Soon after the invention of the automobile, Ormond became known as the Birthplace of Speed. Early auto owners were searching for places where they could drive on hard surfaces. Existing roads were no more than horse trails and posed problems for the cars. These auto owners had “the need for speed” and wanted to break speed records with each run down the beach.

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On March 26, 1903, the first time trials were held. Entrants included Alexander Winton in his Bullet #1 and H.T. Thomas driving Ransom E. Olds' Pirate. On that day the men drove in separate classes, but two days later they met in the Ormond Challenge Cup.  After an exciting race that the Bullet won by one-fifth of a second, all agreed that the sands of Ormond were the perfect place for speed records.  Ormond Beach earned its title as the "Birthplace of Speed."

In 1903, the top speed was over sixty miles per hour.  In 1904, Willie K. Vanderbilt Jr. was clocked at over 90 miles per hour and in 1910, Barney Oldfield was clocked at over 130 miles per hour. The “need for speed” continued. Time trials moved further south on the beach. The clincher was in 1937 when Sir Malcolm Campbell from England was clocked at over 275

miles per hour in his Bluebird V. That was the pinnacle of top speeds on the beach. Later oval tracks were built, part on the sand and part on A1A, and drivers drove and positioned their autos to be the first across the finish after a number of laps.  Then a man named Bill France came to town. He had a vision and a dream which we all know today as the International Speedway in Daytona Beach. I wonder how many hundreds of thousands of fans who have sat in those stands know the real story. The “need for speed” began in Ormond on the beach in 1903 – truly the Birthplace of Speed.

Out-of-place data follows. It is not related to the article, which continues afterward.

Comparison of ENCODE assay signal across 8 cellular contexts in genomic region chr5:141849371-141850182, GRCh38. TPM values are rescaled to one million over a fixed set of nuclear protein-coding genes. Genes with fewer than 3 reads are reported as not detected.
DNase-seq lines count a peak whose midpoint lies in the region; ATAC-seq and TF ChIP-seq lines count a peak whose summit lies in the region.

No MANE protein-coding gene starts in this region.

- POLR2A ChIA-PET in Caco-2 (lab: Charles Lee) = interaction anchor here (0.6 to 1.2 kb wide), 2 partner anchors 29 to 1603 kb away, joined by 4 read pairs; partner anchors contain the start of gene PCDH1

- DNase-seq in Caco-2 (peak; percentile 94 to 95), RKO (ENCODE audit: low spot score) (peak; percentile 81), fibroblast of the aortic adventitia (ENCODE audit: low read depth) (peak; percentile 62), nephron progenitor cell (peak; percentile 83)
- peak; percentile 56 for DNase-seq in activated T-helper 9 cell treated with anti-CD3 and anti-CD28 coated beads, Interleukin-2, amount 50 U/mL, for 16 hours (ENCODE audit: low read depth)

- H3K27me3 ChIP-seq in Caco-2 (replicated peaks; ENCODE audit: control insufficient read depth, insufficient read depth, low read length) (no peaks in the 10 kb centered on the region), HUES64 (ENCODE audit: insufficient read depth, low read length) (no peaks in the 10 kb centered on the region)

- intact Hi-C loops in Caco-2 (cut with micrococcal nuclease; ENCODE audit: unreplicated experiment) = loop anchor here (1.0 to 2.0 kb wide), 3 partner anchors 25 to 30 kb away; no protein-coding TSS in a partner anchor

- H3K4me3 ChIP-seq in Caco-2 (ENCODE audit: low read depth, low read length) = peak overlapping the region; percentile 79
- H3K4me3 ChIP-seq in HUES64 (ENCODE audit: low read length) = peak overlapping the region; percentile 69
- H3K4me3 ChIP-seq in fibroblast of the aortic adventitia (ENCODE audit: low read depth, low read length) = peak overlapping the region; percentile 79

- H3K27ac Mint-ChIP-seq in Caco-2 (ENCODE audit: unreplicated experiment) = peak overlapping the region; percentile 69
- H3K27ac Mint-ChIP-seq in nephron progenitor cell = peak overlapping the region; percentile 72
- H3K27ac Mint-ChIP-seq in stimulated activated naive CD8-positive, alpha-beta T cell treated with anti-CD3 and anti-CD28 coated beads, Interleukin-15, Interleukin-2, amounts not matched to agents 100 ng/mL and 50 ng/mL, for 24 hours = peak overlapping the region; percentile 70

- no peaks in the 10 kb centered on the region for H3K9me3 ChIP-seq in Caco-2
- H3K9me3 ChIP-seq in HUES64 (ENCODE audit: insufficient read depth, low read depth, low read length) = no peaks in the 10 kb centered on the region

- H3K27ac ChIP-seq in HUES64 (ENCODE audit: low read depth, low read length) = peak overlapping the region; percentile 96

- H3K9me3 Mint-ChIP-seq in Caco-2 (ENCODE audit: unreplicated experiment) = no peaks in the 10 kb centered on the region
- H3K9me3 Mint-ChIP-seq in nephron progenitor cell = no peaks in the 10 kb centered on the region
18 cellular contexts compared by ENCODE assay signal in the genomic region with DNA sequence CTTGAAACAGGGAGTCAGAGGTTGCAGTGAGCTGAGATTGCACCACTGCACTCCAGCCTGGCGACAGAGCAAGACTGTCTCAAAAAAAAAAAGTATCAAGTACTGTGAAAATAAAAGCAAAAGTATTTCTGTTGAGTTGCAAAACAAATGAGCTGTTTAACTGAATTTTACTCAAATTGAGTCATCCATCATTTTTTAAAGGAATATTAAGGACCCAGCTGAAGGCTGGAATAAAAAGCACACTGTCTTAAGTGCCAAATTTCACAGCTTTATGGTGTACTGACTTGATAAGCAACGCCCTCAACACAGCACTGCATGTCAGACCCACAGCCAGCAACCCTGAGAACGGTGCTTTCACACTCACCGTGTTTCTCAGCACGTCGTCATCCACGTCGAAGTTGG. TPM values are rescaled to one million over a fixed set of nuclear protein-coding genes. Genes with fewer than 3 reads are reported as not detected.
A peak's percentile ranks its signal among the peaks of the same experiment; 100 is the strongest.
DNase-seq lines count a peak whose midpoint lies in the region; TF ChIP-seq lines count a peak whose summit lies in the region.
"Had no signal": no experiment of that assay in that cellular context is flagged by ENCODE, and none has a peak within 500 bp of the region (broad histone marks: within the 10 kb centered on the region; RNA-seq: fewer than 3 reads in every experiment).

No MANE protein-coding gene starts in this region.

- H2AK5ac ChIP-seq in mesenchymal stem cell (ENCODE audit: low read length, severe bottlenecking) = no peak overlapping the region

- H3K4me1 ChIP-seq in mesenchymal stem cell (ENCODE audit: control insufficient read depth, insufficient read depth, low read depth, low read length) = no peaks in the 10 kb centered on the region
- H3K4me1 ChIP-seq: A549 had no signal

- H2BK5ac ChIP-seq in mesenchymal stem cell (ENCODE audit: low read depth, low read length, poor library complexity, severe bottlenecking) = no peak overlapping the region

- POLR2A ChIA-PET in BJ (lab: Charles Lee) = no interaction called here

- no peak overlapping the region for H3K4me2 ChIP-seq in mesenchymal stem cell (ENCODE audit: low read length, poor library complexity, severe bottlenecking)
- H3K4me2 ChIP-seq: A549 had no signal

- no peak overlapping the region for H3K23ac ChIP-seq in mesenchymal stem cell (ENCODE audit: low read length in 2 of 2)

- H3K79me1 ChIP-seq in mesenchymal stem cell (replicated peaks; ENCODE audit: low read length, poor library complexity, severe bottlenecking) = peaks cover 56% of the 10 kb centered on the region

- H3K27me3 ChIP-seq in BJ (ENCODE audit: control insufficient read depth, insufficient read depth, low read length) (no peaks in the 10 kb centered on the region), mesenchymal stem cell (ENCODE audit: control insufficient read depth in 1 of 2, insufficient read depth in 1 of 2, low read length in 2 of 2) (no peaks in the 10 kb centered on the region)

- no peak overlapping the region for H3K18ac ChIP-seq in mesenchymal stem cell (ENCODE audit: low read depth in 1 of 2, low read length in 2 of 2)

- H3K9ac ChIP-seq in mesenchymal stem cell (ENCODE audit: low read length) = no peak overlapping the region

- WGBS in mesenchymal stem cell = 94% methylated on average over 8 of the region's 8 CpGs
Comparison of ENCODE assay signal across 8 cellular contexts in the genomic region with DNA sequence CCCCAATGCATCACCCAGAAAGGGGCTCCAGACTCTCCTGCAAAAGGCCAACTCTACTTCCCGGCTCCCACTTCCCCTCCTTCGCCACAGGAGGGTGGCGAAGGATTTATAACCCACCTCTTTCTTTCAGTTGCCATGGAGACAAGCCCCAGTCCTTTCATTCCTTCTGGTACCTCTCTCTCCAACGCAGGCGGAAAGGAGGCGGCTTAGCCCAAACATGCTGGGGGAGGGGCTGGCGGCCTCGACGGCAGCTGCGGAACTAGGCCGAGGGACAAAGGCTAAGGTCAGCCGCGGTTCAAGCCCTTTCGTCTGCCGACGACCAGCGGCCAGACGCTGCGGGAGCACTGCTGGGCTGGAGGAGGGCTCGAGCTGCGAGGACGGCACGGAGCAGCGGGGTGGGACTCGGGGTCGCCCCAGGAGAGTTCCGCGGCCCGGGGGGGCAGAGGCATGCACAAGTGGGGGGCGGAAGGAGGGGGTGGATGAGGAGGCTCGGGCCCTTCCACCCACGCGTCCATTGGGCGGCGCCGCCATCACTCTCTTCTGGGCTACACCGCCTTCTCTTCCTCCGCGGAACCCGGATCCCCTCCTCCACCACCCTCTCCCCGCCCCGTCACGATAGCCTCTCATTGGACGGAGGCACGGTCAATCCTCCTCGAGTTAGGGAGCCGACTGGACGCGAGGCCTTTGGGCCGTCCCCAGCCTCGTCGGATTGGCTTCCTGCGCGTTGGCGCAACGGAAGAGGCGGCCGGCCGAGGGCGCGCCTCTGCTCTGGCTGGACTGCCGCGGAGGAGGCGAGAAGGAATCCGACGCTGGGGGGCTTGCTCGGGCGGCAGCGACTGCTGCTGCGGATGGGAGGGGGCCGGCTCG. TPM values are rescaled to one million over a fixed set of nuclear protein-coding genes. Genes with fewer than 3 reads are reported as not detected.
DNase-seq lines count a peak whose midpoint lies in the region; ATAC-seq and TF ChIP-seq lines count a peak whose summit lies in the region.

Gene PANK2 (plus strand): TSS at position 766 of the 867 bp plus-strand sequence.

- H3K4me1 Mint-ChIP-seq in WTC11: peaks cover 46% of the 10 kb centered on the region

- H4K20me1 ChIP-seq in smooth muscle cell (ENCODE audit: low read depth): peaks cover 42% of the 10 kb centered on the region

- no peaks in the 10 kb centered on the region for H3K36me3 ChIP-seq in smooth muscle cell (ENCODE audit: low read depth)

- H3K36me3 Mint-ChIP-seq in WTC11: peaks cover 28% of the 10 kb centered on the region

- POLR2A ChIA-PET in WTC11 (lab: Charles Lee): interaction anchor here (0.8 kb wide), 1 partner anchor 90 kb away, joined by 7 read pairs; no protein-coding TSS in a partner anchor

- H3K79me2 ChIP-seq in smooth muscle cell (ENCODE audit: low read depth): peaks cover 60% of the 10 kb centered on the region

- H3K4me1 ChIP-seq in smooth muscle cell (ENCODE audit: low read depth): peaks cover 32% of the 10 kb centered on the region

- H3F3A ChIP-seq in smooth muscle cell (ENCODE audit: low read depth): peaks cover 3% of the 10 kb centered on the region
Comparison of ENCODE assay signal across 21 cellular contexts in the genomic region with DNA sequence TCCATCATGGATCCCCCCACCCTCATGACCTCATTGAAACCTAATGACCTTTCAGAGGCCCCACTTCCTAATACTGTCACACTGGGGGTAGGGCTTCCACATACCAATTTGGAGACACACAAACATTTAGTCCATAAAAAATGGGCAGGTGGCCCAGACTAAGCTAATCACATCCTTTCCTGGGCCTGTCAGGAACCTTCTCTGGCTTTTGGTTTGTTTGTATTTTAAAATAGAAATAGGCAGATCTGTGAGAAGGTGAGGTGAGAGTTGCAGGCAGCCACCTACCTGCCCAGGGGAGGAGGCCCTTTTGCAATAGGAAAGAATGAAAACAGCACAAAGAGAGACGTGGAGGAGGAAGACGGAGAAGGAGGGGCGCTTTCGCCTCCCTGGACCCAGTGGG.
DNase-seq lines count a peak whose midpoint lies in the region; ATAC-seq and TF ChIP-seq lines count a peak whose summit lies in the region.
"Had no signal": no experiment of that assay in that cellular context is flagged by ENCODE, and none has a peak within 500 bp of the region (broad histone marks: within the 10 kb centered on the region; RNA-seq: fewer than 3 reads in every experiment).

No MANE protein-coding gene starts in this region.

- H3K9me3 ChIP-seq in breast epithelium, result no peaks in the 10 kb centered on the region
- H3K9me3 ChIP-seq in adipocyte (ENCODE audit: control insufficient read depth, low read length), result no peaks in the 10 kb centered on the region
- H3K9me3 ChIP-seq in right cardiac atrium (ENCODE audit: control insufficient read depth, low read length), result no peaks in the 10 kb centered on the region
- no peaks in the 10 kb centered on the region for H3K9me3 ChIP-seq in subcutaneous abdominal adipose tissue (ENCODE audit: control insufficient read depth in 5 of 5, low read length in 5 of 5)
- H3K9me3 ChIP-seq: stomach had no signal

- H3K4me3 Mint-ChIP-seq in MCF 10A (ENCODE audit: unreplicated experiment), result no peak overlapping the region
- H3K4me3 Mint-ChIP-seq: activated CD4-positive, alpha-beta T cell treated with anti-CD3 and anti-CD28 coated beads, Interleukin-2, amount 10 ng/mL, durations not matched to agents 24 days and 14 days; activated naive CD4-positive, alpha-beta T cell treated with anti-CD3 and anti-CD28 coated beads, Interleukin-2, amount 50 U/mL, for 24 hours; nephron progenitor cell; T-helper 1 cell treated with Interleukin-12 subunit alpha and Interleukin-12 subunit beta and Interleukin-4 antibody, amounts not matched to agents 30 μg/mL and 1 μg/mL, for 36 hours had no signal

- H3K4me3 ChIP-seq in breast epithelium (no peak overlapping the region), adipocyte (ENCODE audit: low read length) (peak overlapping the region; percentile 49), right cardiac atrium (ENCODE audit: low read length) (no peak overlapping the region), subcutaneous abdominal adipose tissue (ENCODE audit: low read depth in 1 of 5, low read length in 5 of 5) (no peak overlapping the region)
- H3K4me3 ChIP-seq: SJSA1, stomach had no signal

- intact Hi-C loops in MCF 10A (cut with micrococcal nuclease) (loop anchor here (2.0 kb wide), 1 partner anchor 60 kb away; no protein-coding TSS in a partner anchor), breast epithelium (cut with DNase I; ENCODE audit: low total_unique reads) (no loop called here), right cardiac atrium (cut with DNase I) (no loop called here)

Birthplace of Speed Park, commemorating the world's first time trials, is located where Granada Boulevard (S.R. 40) meets the beach. The Motor Racing Heritage Association raised funds to build a small replica of the original Ormond Garage in the park with replicas of the Bullet #1 and The Pirate inside. Come and experience the spot where it all began.


Historic Thanksgiving with Dan Smith

In 1959, a group of Ormond Beach auto enthusiasts would form a committee to stage events to commemorate the speed records that had been accomplished on the beach.  The celebration would be held on the Friday and Saturday following Thanksgiving. On Friday night would be the Gaslight Parade and on Saturday the Antique Auto Show. Those events have continued uninterrupted and are now some of the oldest continuous antique car events in the nation.  Eventually, the Daytona Turkey Run would spin off and is now one of the largest car shows in the world. Today, the city of Ormond Beach is known as the Birthplace of Speed since the town was the first place in the world to hold eight consecutive tournaments to attempt the world's 

land speed record.  Thousands of people young and old turn out each Thanksgiving weekend to see the fabulous car show and to watch the Gaslight Parade which presents a rolling chronological history of the automobile.  Great Fun! You can read more of this story here.

P.S. The Awareness Campaign will end on December 1 with #GivingTuesday. At any time during our Awareness Campaign you can donate an amount that feels the best for you while joining the collective movement of generosity and feeling the power of the community: We are ALL in this TOGETHER!